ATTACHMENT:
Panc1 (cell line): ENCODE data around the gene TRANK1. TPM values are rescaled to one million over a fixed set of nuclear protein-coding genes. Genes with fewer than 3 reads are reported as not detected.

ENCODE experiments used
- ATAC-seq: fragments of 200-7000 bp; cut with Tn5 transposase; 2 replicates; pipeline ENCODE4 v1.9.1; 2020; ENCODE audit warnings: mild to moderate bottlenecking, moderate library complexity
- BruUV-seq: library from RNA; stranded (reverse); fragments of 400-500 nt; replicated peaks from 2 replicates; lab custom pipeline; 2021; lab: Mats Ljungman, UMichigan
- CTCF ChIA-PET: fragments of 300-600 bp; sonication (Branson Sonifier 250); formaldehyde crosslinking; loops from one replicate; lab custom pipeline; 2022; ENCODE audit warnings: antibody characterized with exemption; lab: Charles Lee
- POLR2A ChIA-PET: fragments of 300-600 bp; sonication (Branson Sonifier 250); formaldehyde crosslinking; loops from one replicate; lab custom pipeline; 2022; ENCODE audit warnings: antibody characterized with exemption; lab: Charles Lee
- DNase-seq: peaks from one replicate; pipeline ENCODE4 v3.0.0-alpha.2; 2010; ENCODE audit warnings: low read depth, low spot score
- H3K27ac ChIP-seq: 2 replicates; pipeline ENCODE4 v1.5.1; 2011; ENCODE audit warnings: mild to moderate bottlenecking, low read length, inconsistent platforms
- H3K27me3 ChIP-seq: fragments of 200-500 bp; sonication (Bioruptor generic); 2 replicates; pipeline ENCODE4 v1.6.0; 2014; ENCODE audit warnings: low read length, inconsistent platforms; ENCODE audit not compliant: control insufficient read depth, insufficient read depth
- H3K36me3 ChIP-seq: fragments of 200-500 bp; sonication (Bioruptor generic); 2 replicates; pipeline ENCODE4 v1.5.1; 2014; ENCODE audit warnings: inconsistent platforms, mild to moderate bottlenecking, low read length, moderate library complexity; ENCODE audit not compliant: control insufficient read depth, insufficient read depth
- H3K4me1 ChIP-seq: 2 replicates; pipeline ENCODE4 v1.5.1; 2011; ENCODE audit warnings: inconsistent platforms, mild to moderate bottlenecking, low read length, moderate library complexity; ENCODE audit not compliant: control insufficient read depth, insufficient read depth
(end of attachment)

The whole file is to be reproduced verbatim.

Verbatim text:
Panc1 (cell line): ENCODE data around the gene TRANK1. TPM values are rescaled to one million over a fixed set of nuclear protein-coding genes. Genes with fewer than 3 reads are reported as not detected.

ENCODE experiments used
- ATAC-seq: fragments of 200-7000 bp; cut with Tn5 transposase; 2 replicates; pipeline ENCODE4 v1.9.1; 2020; ENCODE audit warnings: mild to moderate bottlenecking, moderate library complexity
- BruUV-seq: library from RNA; stranded (reverse); fragments of 400-500 nt; replicated peaks from 2 replicates; lab custom pipeline; 2021; lab: Mats Ljungman, UMichigan
- CTCF ChIA-PET: fragments of 300-600 bp; sonication (Branson Sonifier 250); formaldehyde crosslinking; loops from one replicate; lab custom pipeline; 2022; ENCODE audit warnings: antibody characterized with exemption; lab: Charles Lee
- POLR2A ChIA-PET: fragments of 300-600 bp; sonication (Branson Sonifier 250); formaldehyde crosslinking; loops from one replicate; lab custom pipeline; 2022; ENCODE audit warnings: antibody characterized with exemption; lab: Charles Lee
- DNase-seq: peaks from one replicate; pipeline ENCODE4 v3.0.0-alpha.2; 2010; ENCODE audit warnings: low read depth, low spot score
- H3K27ac ChIP-seq: 2 replicates; pipeline ENCODE4 v1.5.1; 2011; ENCODE audit warnings: mild to moderate bottlenecking, low read length, inconsistent platforms
- H3K27me3 ChIP-seq: fragments of 200-500 bp; sonication (Bioruptor generic); 2 replicates; pipeline ENCODE4 v1.6.0; 2014; ENCODE audit warnings: low read length, inconsistent platforms; ENCODE audit not compliant: control insufficient read depth, insufficient read depth
- H3K36me3 ChIP-seq: fragments of 200-500 bp; sonication (Bioruptor generic); 2 replicates; pipeline ENCODE4 v1.5.1; 2014; ENCODE audit warnings: inconsistent platforms, mild to moderate bottlenecking, low read length, moderate library complexity; ENCODE audit not compliant: control insufficient read depth, insufficient read depth
- H3K4me1 ChIP-seq: 2 replicates; pipeline ENCODE4 v1.5.1; 2011; ENCODE audit warnings: inconsistent platforms, mild to moderate bottlenecking, low read length, moderate library complexity; ENCODE audit not compliant: control insufficient read depth, insufficient read depth